Attending international trade shows in 2012 can be a great way to market one’s products and services to an international audience, especially for U.S. and Western businesses.
For the U.S., business (b2b) products and services make up a large percentage of exports. Some of the top U.S. exports include transportation equipment, semiconductor, automobile parts, industrial supplies and materials and capital goods.
To make sales to foreign businesses, it often takes at least one face-to-face meeting, said Ruth Stevens, owner of eMarketing Strategy and author of “Trade Show & Event Marketing: Plan, Promote & Profit.”
One potentially cost-effective way to have these meetings is by attending international trade shows.
Should You Attend?
The decision to attend an international trade show is a calculus of the value of face-to-face meetings and the cost of obtaining them.
If a business has determined that multiple face-to-face meetings is valuable and the trade show is the cheapest way to accomplish it (versus, for example, flying to multiple countries to meet the various clients), then it may be a good idea to attend the international trade show.
A business should find out the firmographics of the attendees to determine if enough of its potential clients will be there. This and other pertinent information can be obtained from the international trade show marketers, said Stevens.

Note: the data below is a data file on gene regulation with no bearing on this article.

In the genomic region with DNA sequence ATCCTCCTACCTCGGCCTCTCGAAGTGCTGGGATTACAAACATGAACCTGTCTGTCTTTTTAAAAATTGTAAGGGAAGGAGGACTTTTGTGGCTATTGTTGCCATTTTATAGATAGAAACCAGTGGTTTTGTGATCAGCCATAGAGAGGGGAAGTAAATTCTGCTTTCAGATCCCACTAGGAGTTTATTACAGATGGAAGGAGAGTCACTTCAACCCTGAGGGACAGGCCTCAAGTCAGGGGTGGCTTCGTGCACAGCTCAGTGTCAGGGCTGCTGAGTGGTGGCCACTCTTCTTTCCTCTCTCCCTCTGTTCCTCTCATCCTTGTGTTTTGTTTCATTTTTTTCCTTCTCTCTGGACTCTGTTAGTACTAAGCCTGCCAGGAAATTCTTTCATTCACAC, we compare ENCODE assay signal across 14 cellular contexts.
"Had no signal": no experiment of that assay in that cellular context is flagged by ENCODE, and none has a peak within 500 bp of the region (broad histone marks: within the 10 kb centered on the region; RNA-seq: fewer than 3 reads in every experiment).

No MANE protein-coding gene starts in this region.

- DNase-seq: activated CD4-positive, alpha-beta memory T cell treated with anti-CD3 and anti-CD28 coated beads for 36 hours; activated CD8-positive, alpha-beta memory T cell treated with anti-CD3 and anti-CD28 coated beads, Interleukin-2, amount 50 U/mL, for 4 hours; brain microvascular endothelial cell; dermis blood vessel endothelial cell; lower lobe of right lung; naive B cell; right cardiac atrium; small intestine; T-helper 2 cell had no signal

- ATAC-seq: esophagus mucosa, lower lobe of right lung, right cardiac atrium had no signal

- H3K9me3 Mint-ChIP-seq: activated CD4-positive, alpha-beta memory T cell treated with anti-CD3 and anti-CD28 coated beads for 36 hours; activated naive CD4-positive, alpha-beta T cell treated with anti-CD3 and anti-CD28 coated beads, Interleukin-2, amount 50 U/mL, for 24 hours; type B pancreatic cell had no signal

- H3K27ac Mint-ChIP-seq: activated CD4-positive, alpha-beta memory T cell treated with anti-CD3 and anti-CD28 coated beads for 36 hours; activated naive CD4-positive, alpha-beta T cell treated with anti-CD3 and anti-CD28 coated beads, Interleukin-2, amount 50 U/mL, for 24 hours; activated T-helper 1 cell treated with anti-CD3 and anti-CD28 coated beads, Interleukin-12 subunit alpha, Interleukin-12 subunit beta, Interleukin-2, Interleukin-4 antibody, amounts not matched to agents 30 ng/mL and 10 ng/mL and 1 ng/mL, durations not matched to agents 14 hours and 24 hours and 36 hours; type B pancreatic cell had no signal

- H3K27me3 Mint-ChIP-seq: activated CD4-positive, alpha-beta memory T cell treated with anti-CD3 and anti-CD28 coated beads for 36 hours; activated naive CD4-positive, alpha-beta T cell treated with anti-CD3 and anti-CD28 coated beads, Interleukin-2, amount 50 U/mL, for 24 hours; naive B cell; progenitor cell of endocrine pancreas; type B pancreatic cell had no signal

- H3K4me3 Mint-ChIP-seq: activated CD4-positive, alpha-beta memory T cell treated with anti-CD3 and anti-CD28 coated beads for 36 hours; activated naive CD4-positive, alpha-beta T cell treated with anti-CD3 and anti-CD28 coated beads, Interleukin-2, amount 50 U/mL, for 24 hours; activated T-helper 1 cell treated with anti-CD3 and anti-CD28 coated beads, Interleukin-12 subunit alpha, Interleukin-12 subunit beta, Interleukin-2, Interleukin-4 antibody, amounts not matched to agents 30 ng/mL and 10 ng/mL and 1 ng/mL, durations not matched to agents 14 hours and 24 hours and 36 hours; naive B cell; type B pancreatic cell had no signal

Some of these marketers may try to convince businesses to attend the trade show because their competitors will attend, often by stating that if they do not show up, their competitors will get all the potential clients, said Stevens.
However, this argument is flawed because if the clients are not there in sufficient numbers, the competitors will not secure any meaningful advantage by attending.
In the final analysis, attending trade shows is about lead generation and face-to-face meetings and less about presence and awareness, said Stevens.
Below is a list of trade show directories:
Attendee, Booth, or Sponsor?
A business can participate in international trade shows as an attendee, a booth operator or as a sponsor.
Participating as an attendee is the cheapest option. Getting a booth gives a business a platform to discuss their products; this option could make sense when introducing a new product, said Stevens.
Participate as a sponsor, the most expensive option, may give a business special access to potential clients, speaking opportunities and public acknowledgement of their sponsoring status.
One strategy a business can use is walking the floor as an attendee to assess if potential clients will be an international trade show. If they are there in sufficient numbers, the business can attend the same show next time as a booth operator or sponsor, said Stevens.
Success at the International Trade Shows
If in a booth, signage for the booth should be legible from 30 feet away and contain a message that should convince a potential buyer to stop by.
It is also a good idea to get a show booth trainer, for the cost of a few thousand dollars, to train the staff; doing so can dramatically increase the number of leads they obtain, according to Stevens.
Some general tips for the booth staff include:
*Standing instead of sitting (unless having a sit-down meeting with a potential client)
*No eating and drinking while at booth
*Matching the demeanor and dress style of the potential clients
*Have a scripted message for politely disengaging with attendees in order to not waste time with people who are not potential clients